Residual Income: Real Estate Investing for Beginner

Interested in Real Estate: Got cash?

Writer’s note: Today I’m taking on a different subject, as for the seemingly abrupt turn, it’s the long term goal of many entrepreneur-minded people to build a source of residual income, whether it be for your retirement from a cubicled-life or to help finance your children’s education, having money come in without the burden of spending your precious time doing it is frequently desired if not sought after goal. Therefore, as part of your path to financial independence, a few of my thoughts on real estate investing for the beginner.

Life Note: My introduction into real estate management was not planned in 2007, in fact, it came at me in a way that I least desired it and wanted it to, being thrown into a situation where my elderly mother’s tenant was insinuating litigation. This was brought to my attention, none other than directly after my graduation from Chinese Medicine School and two months before my State Acupuncture Board exam.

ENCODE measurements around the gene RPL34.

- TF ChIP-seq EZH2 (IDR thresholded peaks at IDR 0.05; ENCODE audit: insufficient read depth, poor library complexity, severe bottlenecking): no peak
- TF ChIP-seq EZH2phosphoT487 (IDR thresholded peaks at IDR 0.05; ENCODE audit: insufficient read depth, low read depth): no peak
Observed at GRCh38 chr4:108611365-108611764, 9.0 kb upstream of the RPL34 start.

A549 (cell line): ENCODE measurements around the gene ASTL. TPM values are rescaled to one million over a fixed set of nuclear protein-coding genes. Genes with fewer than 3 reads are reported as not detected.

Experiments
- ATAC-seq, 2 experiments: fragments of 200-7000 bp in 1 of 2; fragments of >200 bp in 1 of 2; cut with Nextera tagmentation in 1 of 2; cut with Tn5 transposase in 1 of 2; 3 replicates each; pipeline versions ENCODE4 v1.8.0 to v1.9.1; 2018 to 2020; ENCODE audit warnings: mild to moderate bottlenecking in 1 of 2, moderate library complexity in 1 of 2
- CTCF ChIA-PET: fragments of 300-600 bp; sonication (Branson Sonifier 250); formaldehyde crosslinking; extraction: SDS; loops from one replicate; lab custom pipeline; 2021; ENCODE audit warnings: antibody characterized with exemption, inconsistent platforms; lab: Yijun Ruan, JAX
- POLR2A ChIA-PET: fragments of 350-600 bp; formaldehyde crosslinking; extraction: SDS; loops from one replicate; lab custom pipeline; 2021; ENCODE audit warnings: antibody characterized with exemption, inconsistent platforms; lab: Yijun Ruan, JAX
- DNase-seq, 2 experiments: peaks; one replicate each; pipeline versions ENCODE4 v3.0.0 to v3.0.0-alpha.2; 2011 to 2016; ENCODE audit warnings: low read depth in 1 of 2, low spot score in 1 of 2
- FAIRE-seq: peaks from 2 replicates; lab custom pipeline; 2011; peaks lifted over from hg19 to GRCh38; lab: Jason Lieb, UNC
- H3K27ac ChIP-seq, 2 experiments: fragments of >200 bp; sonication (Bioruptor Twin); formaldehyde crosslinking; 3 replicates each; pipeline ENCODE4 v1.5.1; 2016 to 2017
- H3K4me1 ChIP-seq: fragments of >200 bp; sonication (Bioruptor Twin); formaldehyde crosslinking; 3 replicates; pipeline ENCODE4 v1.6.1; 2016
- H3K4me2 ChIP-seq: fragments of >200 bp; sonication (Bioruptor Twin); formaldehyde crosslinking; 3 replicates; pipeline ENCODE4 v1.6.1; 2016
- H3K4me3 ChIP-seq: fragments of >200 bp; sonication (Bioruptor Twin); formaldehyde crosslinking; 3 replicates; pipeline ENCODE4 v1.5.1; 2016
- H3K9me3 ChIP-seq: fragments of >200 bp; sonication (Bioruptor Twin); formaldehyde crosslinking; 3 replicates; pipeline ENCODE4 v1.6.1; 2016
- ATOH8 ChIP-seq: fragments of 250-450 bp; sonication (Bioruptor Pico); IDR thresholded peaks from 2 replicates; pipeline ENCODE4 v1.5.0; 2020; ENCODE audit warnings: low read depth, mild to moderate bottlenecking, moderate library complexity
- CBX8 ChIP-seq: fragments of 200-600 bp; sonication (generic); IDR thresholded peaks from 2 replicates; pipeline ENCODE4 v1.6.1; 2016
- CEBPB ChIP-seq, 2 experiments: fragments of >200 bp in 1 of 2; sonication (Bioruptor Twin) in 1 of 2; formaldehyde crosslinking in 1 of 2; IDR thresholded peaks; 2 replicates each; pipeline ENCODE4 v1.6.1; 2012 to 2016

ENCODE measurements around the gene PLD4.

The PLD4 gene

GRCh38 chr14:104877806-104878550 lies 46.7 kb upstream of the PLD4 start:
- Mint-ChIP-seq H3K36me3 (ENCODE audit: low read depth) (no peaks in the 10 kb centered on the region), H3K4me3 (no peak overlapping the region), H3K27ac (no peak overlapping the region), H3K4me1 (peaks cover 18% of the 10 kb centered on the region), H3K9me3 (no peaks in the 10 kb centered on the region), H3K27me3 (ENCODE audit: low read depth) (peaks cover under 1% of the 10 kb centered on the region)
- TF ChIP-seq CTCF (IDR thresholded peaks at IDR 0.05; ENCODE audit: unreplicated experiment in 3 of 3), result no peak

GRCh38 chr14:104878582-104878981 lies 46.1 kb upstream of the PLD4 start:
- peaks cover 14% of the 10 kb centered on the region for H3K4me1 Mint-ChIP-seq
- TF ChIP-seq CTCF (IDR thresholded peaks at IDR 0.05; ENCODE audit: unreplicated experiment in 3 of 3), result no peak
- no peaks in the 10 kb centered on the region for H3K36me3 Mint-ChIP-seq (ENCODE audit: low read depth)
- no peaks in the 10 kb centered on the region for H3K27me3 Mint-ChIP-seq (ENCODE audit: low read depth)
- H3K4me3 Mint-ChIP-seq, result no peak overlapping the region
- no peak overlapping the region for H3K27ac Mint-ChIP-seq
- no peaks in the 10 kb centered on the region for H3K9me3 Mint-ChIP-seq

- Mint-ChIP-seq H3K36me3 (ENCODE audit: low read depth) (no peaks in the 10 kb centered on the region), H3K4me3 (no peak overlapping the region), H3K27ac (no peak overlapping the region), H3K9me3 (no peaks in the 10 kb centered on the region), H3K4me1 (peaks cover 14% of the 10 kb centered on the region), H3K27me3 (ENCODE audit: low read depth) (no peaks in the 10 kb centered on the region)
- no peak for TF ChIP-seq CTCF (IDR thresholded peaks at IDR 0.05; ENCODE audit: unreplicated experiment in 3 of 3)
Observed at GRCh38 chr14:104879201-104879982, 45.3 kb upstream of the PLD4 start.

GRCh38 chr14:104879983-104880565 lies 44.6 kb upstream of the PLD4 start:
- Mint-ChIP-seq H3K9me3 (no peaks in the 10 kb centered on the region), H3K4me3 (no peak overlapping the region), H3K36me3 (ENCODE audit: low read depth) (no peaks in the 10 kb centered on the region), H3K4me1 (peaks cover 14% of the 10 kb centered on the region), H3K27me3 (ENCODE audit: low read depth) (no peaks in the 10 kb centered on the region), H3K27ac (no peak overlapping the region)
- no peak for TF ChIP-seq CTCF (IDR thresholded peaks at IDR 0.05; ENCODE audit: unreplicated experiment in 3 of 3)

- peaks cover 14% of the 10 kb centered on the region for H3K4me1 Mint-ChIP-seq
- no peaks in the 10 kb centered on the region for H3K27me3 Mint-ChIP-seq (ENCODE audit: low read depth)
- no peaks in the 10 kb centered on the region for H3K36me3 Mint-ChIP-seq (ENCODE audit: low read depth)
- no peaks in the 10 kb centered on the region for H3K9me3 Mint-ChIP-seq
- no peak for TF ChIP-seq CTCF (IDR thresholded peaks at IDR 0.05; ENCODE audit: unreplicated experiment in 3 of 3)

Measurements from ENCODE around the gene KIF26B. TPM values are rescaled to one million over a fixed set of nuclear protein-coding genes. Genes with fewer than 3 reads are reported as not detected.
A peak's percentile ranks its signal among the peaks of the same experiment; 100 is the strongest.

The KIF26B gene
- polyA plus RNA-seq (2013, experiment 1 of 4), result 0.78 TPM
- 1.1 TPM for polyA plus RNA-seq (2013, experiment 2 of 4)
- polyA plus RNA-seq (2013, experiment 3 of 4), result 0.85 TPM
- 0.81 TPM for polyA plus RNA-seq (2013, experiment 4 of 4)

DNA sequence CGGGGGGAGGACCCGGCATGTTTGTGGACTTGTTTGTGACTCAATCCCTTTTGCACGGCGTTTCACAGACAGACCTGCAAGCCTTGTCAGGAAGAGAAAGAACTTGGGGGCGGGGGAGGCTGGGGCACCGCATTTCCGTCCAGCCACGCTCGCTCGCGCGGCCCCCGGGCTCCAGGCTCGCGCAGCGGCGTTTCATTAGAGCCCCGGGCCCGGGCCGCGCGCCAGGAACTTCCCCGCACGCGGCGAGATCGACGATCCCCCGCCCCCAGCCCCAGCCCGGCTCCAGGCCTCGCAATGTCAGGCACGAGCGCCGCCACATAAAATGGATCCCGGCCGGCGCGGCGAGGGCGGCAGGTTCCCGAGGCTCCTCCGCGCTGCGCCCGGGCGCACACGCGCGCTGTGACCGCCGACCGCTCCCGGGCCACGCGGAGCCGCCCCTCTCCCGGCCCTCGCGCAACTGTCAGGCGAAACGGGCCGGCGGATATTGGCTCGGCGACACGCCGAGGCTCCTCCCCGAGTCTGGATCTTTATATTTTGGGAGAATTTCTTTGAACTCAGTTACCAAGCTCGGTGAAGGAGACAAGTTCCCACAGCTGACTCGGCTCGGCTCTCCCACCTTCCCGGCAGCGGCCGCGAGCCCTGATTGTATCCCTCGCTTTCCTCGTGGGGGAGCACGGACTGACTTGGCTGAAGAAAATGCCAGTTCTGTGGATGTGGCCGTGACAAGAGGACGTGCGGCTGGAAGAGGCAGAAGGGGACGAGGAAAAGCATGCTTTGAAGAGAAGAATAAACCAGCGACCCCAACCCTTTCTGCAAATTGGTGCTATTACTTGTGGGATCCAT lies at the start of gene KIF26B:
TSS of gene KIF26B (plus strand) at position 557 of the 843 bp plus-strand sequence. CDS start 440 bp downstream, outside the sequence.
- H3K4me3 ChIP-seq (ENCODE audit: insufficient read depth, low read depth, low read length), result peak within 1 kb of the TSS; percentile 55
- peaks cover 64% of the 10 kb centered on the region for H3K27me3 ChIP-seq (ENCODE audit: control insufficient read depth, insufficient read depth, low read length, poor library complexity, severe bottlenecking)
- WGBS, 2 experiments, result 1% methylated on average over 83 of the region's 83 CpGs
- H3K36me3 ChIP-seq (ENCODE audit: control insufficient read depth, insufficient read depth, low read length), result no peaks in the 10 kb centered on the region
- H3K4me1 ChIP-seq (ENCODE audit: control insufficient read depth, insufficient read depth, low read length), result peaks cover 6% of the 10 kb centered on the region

What sad timing. I lost 15 pounds in the process (I went from 150 to 135) from depression and anxiety. However, I managed to negotiate a mutually agreeable outcome to the exigent circumstance and I passed my Board Exam (though with less of a smile on my face as I would have imagined because I was still in the midst of negotiating with deceptive tenants).

Nevertheless, being the most inclined and determined to take this unwanted burden on for my family, WTH, I ended up taking on the mantle of being the landlord, property manager, home renovator, along with my other hats, and ended up finding the wherewithal going from an Acupuncture hermit to colliding into the world of real estate investment.

And for you? So what if you had a few ideas that could help you get into your own investment real estate? If you could get a tip of two, you may (or may not) easily find yourself in the position to secure a long term income or growth equity in your financial portfolio. Could that help your situation?

What I’m going to write is not meant to be a rigorous pro-guide, but a few thoughts to consider your equity power. If you’re considering real estate as an investment consider the following…and consult with your realtor and loan broker for the latest rules…

Now we're talking some serious real estate. :)  Paris 1989, photo by Challen Yee